Piotr Kawulok is a PhD student in Comparative Literary Studies with a home department in Slavic and a fellowship in the Global Avant-Garde and Modernist Studies cluster. He holds a master’s degree in Turkish Philology from the Jagiellonian University in Krakow, Poland. His M.A. thesis examined the Turkish writer Oğuz Atay’s writing within the context of modernist and post-modernist poetics. After graduating in 2010, Piotr worked as a lecturer in Poland and Turkey, and as a freelance translator. Several of his literary translations from Turkish to Polish, including two novels by Orhan Pamuk, have been published in Poland. His current interests include Polish and Turkish modernisms, object-oriented ontology, and the uncanny.
Institute for World Literature - Harvard University, Summer 2019
"I am glad to have participated at the IWL this year. It was a fascinating experience where I met like-minded intellectuals and friends from all over the world." - Marjan Mohammadi, 2019 IWL participant
"IWL was a fantastic experience: the seminars allowed me to explore fields I had never encountered before but which are now already informing my research. Likewise, it was a pleasure learning from the other participants and I hope to keep in touch with several of them." - Sorrel Dunn, 2019 IWL participant
Held in a different city each summer, the Institute for World Literature (IWL) is a month-long summer institute run by David Damrosch (Ernest Bernbaum Professor of Comparative Literature at Harvard) that brings together scholars from all over the world to study literature in a global context. Participants leave IWL with an expanded sense of the variety of the world’s literary cultures and an enlarged community of scholars with whom to share their research.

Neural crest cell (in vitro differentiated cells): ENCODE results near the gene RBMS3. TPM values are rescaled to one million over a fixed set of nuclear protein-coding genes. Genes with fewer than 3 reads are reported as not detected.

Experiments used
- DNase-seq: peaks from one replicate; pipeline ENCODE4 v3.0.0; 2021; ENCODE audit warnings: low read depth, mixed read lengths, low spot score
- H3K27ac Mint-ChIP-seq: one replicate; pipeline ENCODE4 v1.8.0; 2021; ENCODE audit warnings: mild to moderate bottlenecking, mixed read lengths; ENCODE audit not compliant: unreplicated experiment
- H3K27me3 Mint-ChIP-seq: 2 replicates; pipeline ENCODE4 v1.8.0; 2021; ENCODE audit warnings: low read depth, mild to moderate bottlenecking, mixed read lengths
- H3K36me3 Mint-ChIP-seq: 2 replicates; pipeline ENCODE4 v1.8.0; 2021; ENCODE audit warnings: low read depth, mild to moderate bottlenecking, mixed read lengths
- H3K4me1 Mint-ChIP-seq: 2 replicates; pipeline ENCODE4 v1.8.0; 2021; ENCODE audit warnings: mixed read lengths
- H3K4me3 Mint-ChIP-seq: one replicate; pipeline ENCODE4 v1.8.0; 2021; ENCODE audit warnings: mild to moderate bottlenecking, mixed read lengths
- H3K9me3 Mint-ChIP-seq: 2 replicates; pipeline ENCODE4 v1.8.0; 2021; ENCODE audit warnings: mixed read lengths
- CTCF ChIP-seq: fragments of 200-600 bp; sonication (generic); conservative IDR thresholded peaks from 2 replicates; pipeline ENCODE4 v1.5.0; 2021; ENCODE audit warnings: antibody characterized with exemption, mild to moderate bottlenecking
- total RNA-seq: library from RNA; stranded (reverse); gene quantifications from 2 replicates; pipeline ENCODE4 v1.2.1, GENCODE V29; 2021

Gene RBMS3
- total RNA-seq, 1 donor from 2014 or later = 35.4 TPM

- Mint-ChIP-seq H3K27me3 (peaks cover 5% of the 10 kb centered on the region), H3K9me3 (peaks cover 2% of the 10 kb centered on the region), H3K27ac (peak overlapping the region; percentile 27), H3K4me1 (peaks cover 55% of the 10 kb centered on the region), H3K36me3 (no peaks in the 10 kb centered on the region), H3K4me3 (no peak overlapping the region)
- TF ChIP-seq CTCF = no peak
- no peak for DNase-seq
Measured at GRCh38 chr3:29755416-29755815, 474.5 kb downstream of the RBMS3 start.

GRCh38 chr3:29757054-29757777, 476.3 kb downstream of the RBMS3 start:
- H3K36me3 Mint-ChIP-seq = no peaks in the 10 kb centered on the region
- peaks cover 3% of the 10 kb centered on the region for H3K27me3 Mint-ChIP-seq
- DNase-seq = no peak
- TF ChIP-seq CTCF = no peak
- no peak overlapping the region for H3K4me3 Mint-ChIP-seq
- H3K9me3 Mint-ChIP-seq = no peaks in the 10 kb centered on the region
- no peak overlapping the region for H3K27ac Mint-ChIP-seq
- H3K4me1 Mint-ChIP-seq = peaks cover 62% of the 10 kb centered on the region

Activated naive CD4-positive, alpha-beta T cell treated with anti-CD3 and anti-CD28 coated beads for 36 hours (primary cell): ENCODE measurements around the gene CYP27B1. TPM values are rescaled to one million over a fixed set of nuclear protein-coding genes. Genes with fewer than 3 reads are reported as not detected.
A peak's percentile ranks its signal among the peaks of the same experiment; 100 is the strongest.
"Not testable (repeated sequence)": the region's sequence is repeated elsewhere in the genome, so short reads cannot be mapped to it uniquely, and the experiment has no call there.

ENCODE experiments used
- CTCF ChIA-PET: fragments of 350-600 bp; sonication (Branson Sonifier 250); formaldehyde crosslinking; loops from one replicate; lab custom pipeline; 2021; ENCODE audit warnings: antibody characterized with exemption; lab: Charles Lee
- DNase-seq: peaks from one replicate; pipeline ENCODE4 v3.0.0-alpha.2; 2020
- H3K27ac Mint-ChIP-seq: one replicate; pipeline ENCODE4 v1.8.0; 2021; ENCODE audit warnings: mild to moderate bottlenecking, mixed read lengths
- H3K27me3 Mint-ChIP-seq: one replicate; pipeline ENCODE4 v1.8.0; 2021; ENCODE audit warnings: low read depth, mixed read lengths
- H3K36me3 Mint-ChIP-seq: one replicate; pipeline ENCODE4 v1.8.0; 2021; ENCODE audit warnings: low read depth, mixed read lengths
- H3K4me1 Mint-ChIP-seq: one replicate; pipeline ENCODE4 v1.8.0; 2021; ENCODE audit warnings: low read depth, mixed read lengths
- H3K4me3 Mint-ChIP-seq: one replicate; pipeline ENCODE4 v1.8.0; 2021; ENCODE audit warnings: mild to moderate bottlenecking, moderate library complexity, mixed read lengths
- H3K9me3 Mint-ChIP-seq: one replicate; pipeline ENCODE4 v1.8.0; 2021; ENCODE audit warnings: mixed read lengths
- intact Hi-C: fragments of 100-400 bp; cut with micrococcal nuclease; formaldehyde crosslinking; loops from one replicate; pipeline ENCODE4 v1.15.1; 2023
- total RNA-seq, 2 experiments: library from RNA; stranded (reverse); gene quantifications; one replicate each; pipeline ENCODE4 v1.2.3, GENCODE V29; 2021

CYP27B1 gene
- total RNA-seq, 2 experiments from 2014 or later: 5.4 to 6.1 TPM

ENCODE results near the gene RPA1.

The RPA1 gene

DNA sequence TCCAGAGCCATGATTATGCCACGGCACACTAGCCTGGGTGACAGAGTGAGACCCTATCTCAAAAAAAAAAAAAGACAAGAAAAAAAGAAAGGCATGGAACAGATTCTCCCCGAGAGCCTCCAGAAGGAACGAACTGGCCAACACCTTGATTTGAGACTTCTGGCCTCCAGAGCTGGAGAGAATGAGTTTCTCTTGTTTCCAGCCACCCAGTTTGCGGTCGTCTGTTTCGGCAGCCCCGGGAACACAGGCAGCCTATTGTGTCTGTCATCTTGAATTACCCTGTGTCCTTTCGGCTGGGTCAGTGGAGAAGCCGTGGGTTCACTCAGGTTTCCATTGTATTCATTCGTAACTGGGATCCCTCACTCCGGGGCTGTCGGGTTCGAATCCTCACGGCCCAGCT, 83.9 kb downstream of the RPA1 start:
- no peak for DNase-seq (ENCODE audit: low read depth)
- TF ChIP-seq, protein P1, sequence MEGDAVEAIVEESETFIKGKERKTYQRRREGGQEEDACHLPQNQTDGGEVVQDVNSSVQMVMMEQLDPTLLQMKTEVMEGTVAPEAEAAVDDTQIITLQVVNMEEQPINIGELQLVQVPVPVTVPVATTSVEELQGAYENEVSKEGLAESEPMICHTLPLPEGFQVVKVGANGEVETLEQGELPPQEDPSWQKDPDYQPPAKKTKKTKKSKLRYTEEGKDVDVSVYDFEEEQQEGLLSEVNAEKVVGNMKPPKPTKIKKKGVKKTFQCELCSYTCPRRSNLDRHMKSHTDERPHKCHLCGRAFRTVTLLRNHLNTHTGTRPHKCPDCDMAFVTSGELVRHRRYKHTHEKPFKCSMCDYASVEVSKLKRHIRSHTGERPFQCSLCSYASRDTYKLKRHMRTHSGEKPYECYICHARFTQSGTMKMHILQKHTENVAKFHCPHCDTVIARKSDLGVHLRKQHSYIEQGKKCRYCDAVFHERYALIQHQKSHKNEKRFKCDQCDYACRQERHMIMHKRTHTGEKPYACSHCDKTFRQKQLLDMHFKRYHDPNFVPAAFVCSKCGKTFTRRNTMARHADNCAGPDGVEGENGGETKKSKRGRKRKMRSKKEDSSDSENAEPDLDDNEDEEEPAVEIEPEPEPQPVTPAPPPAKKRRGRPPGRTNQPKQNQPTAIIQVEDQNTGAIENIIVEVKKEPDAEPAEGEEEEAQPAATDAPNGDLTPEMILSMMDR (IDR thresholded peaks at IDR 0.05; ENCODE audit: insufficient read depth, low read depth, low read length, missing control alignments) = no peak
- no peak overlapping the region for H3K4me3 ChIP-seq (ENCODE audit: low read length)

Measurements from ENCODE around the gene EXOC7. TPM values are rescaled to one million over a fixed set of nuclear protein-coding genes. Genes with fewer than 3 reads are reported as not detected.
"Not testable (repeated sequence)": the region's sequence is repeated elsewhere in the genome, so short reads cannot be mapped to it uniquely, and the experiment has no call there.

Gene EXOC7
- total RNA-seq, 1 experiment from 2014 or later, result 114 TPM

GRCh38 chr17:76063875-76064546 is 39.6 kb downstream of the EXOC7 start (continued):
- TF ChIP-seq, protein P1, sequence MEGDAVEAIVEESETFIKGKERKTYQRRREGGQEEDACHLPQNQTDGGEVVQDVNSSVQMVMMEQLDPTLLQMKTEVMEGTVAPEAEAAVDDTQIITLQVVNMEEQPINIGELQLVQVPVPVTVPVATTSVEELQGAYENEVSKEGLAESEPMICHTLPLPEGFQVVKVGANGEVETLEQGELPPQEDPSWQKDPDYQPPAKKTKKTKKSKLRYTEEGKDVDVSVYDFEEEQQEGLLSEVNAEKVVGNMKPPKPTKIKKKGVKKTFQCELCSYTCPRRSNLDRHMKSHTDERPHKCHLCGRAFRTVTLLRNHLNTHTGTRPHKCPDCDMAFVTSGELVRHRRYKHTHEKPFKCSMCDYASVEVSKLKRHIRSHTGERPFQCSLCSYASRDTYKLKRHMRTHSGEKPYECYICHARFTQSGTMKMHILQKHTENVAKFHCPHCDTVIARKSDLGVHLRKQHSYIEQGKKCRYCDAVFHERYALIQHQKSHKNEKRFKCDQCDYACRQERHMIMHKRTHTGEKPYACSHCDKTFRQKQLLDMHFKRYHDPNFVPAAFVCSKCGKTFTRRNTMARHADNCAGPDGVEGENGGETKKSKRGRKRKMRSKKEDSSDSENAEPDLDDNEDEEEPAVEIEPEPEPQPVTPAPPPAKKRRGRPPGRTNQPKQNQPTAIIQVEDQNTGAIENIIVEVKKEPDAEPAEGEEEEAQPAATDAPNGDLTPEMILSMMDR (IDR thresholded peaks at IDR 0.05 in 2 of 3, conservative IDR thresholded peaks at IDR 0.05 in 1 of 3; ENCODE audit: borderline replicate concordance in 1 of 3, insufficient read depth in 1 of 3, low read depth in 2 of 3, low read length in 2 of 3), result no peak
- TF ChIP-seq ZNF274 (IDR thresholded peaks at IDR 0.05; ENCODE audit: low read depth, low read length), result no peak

Since 2014, the Comparative Literary Studies Program along with the generous support of Weinberg College and The Graduate School, has been privileged to send a diverse group of students to cities around the globe. We are grateful for the support of both Weinberg and The Graduate School, which has allowed us to facilitate global partnerships and valuable learning opportunities for our students.
Our program’s participation in the IWL is part of a multi-front effort on the part of Comp Lit to expand the curriculum of literary studies at Northwestern to include previously underrepresented national languages and literatures. This summer, IWL was held in Boston, MA at Harvard University. Comp Lit graduate students, Sorrel Dunn and Marjan Mohammadi, were selected to attend the Institute.
current graduate student updates
Carly Bortman won the Best Seminar Paper award from the Comp Lit program for her paper, "Thinking Mark, Citation, and Montaigne in Derrida's "Before the Law." During summer 2019, Carly traveled to Freiburg, Germany for language study. Along with Mauricio Oportus, Carly was nominated as the Comp Lit Graduate Student Representative for 2019-2020.